Each year Library Journal spotlights the best libraries across America, and this year, we rose in the rankings to place first in the state and second in the country within its budget category ($5M–$9.9M) by the Library Journal Index of Public Library Service.
For the second year in a row, we received Library Journal’s highest rating, 5 Stars. Out of more than 9,000 libraries in the United States, it is one of only 10 libraries to receive a five-star rating in its expenditure range.
Star ratings are awarded based on the five major ways patrons use the library:
Visits to the library
Items checked out
Usage of electronic materials
Attendance at library programs
Public Internet computer use and Wi-Fi sessions
Each of these performance indicators is calculated using per capita rates to offer a measurement of the library’s service to the community compared with peer libraries that have a similar amount of funding. As a result, receiving a star rating means that the library delivers a strong return on investment to its community.
“This rating is very important to us because it reflects how well we are serving our community,” said Executive Director Kate Hall, “We are only able to achieve a 5-Star rating because our community supports the library and actively uses our materials, programs, and services.”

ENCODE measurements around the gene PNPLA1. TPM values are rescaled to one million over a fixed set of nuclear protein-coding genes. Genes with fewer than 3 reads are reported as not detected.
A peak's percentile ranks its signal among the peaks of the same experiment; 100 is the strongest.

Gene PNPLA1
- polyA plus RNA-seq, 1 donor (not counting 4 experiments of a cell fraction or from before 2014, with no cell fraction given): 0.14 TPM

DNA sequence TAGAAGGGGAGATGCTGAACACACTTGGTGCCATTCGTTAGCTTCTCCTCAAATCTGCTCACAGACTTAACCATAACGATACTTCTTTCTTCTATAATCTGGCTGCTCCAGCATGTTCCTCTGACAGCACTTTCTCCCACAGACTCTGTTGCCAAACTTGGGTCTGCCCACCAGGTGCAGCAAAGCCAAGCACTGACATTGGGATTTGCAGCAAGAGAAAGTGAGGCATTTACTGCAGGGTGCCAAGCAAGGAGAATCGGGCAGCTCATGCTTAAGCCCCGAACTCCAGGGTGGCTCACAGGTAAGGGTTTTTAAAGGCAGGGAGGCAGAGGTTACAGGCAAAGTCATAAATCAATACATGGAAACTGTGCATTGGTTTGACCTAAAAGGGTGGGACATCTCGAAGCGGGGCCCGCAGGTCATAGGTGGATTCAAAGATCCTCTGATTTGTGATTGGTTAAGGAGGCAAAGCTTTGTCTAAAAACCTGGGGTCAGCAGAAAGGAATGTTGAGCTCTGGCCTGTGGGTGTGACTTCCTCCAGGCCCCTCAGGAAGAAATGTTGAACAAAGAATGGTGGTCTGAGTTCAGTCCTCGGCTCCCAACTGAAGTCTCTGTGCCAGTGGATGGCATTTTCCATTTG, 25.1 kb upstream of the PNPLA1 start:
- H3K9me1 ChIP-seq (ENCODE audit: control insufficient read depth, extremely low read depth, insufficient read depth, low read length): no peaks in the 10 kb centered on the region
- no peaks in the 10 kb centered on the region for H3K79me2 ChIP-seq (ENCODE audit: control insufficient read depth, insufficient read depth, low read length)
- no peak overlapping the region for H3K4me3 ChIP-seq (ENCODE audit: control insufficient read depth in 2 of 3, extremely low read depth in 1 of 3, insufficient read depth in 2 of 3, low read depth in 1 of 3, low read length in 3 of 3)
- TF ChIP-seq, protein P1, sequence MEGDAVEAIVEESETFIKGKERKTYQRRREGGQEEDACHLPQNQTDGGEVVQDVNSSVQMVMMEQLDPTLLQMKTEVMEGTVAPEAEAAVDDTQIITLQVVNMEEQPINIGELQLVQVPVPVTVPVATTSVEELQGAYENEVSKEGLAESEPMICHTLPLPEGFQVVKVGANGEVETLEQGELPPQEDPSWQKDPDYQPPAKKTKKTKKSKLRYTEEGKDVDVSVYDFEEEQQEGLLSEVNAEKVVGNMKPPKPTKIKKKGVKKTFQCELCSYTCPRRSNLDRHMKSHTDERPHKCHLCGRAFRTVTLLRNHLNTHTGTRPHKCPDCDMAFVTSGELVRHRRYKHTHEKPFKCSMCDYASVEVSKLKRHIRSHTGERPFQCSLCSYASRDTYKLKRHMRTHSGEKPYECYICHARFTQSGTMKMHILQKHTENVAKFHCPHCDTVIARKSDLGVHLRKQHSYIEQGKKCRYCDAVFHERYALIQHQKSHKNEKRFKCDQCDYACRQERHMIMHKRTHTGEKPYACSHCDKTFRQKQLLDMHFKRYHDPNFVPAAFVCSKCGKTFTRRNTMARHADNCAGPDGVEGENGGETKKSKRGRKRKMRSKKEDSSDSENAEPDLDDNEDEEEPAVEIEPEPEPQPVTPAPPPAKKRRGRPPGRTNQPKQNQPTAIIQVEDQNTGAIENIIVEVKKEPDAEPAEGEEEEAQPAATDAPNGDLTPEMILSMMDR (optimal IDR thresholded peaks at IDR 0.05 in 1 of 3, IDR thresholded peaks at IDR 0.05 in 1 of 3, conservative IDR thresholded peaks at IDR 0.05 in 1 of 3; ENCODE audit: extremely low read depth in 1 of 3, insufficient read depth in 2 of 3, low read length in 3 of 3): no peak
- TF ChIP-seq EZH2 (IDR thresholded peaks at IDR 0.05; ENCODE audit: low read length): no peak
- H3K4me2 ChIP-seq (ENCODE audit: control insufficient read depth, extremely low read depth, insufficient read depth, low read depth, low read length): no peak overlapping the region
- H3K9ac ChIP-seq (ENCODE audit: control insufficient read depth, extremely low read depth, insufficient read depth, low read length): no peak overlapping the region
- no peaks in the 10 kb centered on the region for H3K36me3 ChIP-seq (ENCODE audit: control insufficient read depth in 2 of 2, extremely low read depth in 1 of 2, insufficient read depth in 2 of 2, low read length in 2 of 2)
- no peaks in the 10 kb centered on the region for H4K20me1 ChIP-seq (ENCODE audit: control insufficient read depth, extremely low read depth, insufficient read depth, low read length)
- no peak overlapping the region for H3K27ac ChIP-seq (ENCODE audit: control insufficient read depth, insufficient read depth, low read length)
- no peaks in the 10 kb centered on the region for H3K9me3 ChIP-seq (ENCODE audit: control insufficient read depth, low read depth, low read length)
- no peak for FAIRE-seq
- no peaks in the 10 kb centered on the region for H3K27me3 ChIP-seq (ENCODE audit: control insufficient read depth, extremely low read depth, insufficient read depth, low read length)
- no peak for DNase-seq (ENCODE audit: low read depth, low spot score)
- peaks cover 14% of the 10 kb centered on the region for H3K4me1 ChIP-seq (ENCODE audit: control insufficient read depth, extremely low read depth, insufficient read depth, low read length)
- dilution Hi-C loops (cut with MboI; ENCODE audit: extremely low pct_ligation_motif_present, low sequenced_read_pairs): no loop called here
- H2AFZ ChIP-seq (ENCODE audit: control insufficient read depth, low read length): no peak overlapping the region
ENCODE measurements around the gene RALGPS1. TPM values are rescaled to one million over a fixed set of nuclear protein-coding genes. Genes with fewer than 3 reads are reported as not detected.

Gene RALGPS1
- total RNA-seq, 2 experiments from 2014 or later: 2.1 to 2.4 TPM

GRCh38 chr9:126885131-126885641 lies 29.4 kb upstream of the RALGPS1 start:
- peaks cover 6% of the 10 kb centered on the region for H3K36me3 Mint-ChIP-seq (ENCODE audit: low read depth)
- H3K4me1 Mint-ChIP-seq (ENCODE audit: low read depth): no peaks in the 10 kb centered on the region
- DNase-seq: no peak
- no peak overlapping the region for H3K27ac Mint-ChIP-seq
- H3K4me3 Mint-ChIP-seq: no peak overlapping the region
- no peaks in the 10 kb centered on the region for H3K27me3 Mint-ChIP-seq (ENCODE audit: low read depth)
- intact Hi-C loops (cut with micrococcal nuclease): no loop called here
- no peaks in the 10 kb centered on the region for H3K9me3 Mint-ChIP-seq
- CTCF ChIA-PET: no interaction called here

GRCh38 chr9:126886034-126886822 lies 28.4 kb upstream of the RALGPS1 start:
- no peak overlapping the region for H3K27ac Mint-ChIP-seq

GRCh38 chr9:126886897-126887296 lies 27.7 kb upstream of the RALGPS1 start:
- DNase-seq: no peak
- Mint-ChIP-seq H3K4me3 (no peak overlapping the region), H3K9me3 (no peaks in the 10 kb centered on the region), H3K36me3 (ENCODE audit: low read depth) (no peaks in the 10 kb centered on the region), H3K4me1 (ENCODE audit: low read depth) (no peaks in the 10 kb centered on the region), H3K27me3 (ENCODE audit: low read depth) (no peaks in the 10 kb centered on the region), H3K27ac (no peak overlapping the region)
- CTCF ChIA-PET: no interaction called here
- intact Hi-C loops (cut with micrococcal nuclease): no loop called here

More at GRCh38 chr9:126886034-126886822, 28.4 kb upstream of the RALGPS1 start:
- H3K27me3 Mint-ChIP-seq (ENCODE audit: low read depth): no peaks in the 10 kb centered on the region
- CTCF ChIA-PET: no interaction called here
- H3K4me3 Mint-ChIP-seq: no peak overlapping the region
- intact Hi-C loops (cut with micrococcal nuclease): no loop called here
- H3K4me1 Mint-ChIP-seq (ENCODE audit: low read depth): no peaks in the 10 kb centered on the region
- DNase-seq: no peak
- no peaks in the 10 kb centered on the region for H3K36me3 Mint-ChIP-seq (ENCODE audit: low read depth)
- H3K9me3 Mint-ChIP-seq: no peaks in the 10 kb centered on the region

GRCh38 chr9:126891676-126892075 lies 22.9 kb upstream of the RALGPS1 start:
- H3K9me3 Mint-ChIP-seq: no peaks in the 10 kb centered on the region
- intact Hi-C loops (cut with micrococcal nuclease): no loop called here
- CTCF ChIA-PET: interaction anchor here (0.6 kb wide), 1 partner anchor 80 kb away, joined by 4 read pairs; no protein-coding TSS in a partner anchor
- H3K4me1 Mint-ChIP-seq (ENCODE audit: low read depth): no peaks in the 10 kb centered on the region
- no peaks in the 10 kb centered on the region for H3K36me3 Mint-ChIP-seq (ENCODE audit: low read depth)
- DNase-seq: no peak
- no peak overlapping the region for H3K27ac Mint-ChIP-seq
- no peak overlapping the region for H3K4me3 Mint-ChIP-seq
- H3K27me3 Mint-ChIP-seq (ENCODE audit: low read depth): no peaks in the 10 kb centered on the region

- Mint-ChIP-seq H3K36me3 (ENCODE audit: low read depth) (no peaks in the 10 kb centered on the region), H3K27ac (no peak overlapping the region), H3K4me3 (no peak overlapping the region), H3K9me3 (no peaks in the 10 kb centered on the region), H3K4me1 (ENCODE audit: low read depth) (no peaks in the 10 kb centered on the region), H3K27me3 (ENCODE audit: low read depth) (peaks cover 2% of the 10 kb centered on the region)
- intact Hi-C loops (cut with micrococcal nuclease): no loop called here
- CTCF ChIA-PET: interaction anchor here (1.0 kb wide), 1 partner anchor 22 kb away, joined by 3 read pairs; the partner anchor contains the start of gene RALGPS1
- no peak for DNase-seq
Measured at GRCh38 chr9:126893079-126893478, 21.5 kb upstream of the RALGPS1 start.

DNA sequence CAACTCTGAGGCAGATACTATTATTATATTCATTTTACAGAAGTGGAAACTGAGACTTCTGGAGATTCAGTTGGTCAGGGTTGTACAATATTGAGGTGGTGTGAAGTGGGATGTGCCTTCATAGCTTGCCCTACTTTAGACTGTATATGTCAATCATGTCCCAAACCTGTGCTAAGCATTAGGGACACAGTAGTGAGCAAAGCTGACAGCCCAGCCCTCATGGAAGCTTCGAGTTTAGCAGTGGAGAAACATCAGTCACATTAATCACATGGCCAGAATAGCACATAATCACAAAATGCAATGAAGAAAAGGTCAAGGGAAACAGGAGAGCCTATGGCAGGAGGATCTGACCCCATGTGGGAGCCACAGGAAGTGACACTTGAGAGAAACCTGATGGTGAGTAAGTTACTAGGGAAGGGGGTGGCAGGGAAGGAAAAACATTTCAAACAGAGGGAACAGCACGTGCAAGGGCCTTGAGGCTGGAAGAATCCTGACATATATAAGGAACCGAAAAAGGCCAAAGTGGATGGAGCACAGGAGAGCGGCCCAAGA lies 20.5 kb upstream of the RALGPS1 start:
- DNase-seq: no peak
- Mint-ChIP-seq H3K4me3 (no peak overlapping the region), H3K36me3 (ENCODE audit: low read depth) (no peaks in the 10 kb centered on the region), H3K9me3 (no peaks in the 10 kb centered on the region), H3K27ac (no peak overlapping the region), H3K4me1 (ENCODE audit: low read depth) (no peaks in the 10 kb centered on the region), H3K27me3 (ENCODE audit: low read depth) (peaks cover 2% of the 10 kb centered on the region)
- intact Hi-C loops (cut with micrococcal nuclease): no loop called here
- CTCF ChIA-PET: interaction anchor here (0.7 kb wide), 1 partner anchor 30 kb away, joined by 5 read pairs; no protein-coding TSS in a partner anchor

The rankings are based on library usage data from prior years. For example, the 2020 Library Journal ratings reflect data submitted from 2018.
Asked whether the pandemic would have an impact on the library’s return on investment, Kate says she doesn’t expect it to change. “We have continued to provide core library services throughout the pandemic,” she explains. “Our patrons are checking out physical and digital materials, receiving homebound services, using eResources, and maintaining a sense of community by attending our virtual programs.”
In addition, the library has experienced a dramatic increase in demand for digital materials over the last ten months, including eBooks/eAudiobooks/eMagazines, and streaming movie and music services. For example, there was a 308% increase in eBook checkouts in May 2020, compared with the same period in 2019. Checkouts for other downloadable content also rose dramatically, including and movies and television, up an impressive 550%.
“We also know that many of our patrons prefer the tactile experience of reading a printed book, so we created a quick and easy way to provide physical materials to patrons. For example, in December Northbrook Public Library patrons received over 14,000 library items through our curbside pickup service,” Kate says.
The library continues to look for innovative ways to serve the community and its changing needs. In May 2020, it added 13 new study rooms to accommodate patron demand for more work/study space and announced that would no longer charge fines for overdue items. It is currently remodeling its lobby and implementing an automated materials handling system to meet the changing needs of the community for years to come.
About Library Journal
Library Journal is a trade publication for librarians founded in 1876 by Melvil Dewey. It reports news about the library world, emphasizing public libraries, and offers feature articles about aspects of professional practice.